Fred Grimm

Doped up greyhounds add to the disgrace dogging parimutuels in Florida

In this is a June 21, 2005, file photo, greyhounds compete during a race at Wonderland Greyhound Park in Revere, Mass.
In this is a June 21, 2005, file photo, greyhounds compete during a race at Wonderland Greyhound Park in Revere, Mass. AP

And now, cocaine. At least 22 greyhound racing dogs have tested positive for cocaine in Florida so far this year, adding yet another ghastly taint to an infamously abusive parimutuel.

In May, the state yanked the license of a veteran trainer at Derby Park in St. Petersburg after urine tests found traces of cocaine metabolites in five of his dogs, according to the Tampa Bay Times.

Then another 17 dogs tested positive for coke at the Orange Park Kennel Club near Jacksonville. Actually, state regulators reported that those 17 dogs rang up 23 cocaine-positive results among them, according to First Coast News.

We can add this latest doping outrage to the 2014 scandal involving a South Florida trainer caught injecting anabolic steroids into his greyhounds.

Meanwhile, at least 383 dogs have died over the past four years at the dozen dog tracks still operating in Florida, according to state records cited by GREY2K, the Massachusetts-based activist group pushing for an end to dog racing.

Non-fatal injuries suffered by greyhounds must be considerable, though we can’t know for sure, given that the good ol’ boys up in Tallahassee have managed to stifle legislation that would require tracks to keep injury records. But maybe we can extrapolate the suffering by the reports coming out of a single track in Seminole County.

Last year, after activists presented the Seminole County Commission with a petition signed by 14,000 voters, commissioners adopted an ordinance requiring the Sanford Orlando Kennel Club to keep records of each dog injury. Since May 5, 11 reports have been filed with the county, including an incident on May 17 involving a 61-pound female named K-Picker. “Dog was bumped into the rail coming out of the far turn, resulting in a large, deep laceration on the left thigh,” the report said. “Dog was euthanized for humane reasons.”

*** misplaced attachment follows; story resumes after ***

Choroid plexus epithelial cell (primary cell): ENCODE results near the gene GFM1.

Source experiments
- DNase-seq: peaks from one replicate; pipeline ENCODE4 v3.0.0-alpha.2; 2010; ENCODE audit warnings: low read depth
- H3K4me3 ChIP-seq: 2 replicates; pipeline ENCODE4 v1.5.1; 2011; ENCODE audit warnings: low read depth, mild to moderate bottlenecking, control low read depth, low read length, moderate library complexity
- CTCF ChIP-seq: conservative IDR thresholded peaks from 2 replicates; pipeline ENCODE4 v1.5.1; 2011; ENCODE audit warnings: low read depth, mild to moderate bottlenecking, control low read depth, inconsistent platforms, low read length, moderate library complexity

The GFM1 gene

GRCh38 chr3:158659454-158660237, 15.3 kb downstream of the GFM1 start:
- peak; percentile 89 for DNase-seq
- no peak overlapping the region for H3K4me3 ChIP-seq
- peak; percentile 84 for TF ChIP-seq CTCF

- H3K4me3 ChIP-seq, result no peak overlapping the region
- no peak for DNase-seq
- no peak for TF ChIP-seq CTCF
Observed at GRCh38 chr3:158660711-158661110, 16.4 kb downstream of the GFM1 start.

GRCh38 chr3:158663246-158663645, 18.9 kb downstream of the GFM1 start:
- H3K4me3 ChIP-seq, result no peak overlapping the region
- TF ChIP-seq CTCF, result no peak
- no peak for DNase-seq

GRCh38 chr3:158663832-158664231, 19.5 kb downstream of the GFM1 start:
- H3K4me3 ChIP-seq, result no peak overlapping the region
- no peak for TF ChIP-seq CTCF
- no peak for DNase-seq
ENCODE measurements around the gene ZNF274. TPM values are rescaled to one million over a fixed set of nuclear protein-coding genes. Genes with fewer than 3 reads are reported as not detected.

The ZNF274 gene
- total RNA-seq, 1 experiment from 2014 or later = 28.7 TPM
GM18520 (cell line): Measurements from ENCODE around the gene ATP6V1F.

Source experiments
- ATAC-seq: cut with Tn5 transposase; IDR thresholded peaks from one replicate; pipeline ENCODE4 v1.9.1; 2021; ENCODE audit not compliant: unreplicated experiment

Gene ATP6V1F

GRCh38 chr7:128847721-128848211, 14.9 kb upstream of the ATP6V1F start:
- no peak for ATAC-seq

Nine other dogs suffered fractured legs.

Of course, racing-dog owners were not pleased about this information going public. News about dead or maimed animals only adds to their industry’s unsavory image. Who doesn’t remember the case of the Baldwin County, Alabama, farmer who told authorities in 2002 that Florida greyhound trainers were paying him $10 a head to “dispose” of aging, slow or gimpy dogs? The old farmer admitted killing between 2,000 and 3,000 greyhounds over the years, shooting them in the head with a .22-caliber rifle, then tossing their remains into a trench.

In May, two members of the Central Florida Greyhound Association filed suit against Seminole County, claiming the injury-report ordinance trespasses on state jurisdiction.

Carey Theil, executive director of GREY2K USA Worldwide, figures that the dog owners want to snuff this out before other counties get the same idea. Because, if Seminole County can pass an injury-report requirement, surely similar ordinances would be popular in progressive counties like Miami-Dade, Broward and Palm Beach.

Last session a bill that would ban steroid doping at the dog tracks also failed, along with legislation to “decouple” dog racing from state gambling licenses allowing poker rooms and slot casinos. The bill failed despite racino operators begging to get shed of the money-losing dog-racing requirement.

Too bad. Dog racing has such dwindling popularity that the tracks couldn’t survive without the state law requiring parimutuels with profitable poker rooms and racinos to stage live racing. So greyhound tracks (much like the state’s equally absurd jai-alai frontons) remain open despite ever diminishing crowds.

Nationally, betting on greyhound racing fell from an all-time high of $3.5 billion in 1991 to just $665 million in 2012. Once, more than 50 dog tracks operated in 15 states. We’re down to 19 tracks, 12 of them in Florida. Paid attendance has dropped more than 85 percent in the last dozen years.

Dog racing has become such an economic absurdity that Florida now spends more on its regulation that the state makes from its cut of the revenue. Yet we keep it around.

Maybe news of coked-up dogs will change that.

Last week, according to First Coast News, an ABC affiliate out of Jacksonville, Jamie Shelton, president of the Orange Park track, told the local Rotary Club that the cocaine reports had been “sensationalized” by the press. He suggested that the cocaine tests may have come from inadvertent exposure, from environmental contamination. (Which might indicate that the state should be testing trainers instead of dogs.)

Except that recent racing dog doping scandals in Britain and Australia also involved the use of cocaine as a performance-enhancing drug. Since fall, more than 20 trainers in New South Wales have been convicted of doping dogs with dangerous performance-enhancing drugs containing cocaine, morphine, codeine, amphetamines, cobalt, anabolic steroids, even arsenic.

In England, a reporter from Panorama went undercover in 2014 and discovered that trainers were doping racing dogs with steroids, beta blockers and cocaine.

Somehow, I doubt that the greyhounds at Orange Park tested positive for coke because crackheads had been hanging out in the dog kennels. Theil noted that one of the dogs, Flicka, with 169 races over her career, tested positive for cocaine after her two fastest finishes ever. “It seems really unlikely that that was a coincidence.”

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